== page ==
Life in the Big House:
Alexandra Aldrich, author of The Astor Orphan
Last summer I went to a rare open house at Rokeby, one of the few intact Hudson River estates to remain in family hands. My curiosity to see the place was piqued by a 2010 New York Times article, which described the colorful cast inhabiting the 450-acre property and the challenges of preserving it with no remaining family fortune. I live a short drive from Rokeby and had passed by any number of times. But I’d never gone beyond the sagging line of mailboxes at its farm road entrance, where I once let off a pungent young man who needed a ride from the Rhinecliff train station.
“Wow!” I exclaimed, after I parked in a field and saw the 1815 house gleaming in the bright June sunlight. It looked spectacular: a cream-colored Federal beauty with wide columned porch and twin curving stone staircases. But as I got closer I noticed peeling paint, cracked walls and missing windowpanes.
Photographs by Bella Stander
In the ground-floor reception rooms, I gasped with amazement at their artistic and historical riches. Among them was an elegantly drawn 1921 family tree tracing the Winthrop, Beekman, Stuyvesant, etc., unions that begat Margaret Livingston Chanler (one of the notorious “Astor Orphans”) and Richard Aldrich, whose grandchildren are the current Rokeby owners. Then I was gasping for breath from the black mold all over the grand salon, where a local historian gave talks to the more fungus-tolerant.
Until then I had been somewhat disdainful of my nondescript 1961 rancher. But as soon as I fled home, I told my husband, “I am so glad to live in a clean house where everything works!”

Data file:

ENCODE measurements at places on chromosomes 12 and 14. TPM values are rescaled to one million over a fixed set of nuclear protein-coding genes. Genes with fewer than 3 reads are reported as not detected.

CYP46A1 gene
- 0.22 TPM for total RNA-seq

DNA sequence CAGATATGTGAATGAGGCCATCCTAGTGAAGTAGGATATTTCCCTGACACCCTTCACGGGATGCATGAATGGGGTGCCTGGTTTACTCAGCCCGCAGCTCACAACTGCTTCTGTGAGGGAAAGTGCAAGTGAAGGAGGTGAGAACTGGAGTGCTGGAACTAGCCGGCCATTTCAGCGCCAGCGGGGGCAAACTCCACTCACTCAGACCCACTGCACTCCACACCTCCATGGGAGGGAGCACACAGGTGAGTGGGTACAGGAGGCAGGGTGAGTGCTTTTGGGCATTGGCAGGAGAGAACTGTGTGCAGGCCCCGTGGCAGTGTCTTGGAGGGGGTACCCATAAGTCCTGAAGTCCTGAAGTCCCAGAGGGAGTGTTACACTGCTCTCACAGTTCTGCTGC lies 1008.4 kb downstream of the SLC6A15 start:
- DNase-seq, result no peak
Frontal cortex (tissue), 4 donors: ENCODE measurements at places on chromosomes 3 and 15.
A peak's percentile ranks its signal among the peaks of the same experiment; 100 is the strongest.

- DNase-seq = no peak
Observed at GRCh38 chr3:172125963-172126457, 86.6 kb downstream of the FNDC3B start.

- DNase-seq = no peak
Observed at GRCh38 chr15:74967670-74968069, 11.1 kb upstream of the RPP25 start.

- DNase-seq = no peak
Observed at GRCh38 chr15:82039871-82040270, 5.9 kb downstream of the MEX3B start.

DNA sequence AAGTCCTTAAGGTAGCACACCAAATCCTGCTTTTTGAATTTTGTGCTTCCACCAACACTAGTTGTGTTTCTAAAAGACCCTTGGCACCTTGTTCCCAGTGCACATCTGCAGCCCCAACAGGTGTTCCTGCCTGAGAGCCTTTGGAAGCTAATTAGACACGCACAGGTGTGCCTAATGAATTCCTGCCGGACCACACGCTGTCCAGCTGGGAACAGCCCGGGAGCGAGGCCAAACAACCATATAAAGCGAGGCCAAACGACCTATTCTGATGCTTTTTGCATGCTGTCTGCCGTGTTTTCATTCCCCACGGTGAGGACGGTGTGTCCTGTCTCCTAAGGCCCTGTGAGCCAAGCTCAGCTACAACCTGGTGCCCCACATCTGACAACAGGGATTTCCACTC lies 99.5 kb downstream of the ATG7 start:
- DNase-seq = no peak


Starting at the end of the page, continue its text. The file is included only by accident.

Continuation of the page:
Alexandra Aldrich, the author of The Astor Orphan, (Ecco/HarperCollins) a poignant memoir of growing up at Rokeby in the early 1980s, chuckles over the phone when I recount my experience.
“My father jokes that I always wanted to live in a trailer,” she says. “I liked the idea of a trailer—a cozy little house, not rambling, and you can’t get lost in it. When I was living in Brooklyn 10 years ago I would be so grateful to get home from Rokeby!”
Until she went to boarding school at age 14, she lived with her parents in three storage rooms on the third floor of the crumbling 43-room mansion. Meanwhile her uncle and cousins had seven large, well-appointed rooms downstairs. Rokeby’s other co-owner, “Aunt Liz,” only visited in the summer, when the house was most liveable—at least on the lower floors. “Grandma Claire,” who made sure Aldrich was fed, clothed and taken to violin lessons, lived in the former chauffeur’s garage. Other residents on the property included artists, freeloaders and the “legitimately insane,” whom Aldrich says her father (“the true aristocrat in the family”) invited out of a sense of noblesse oblige.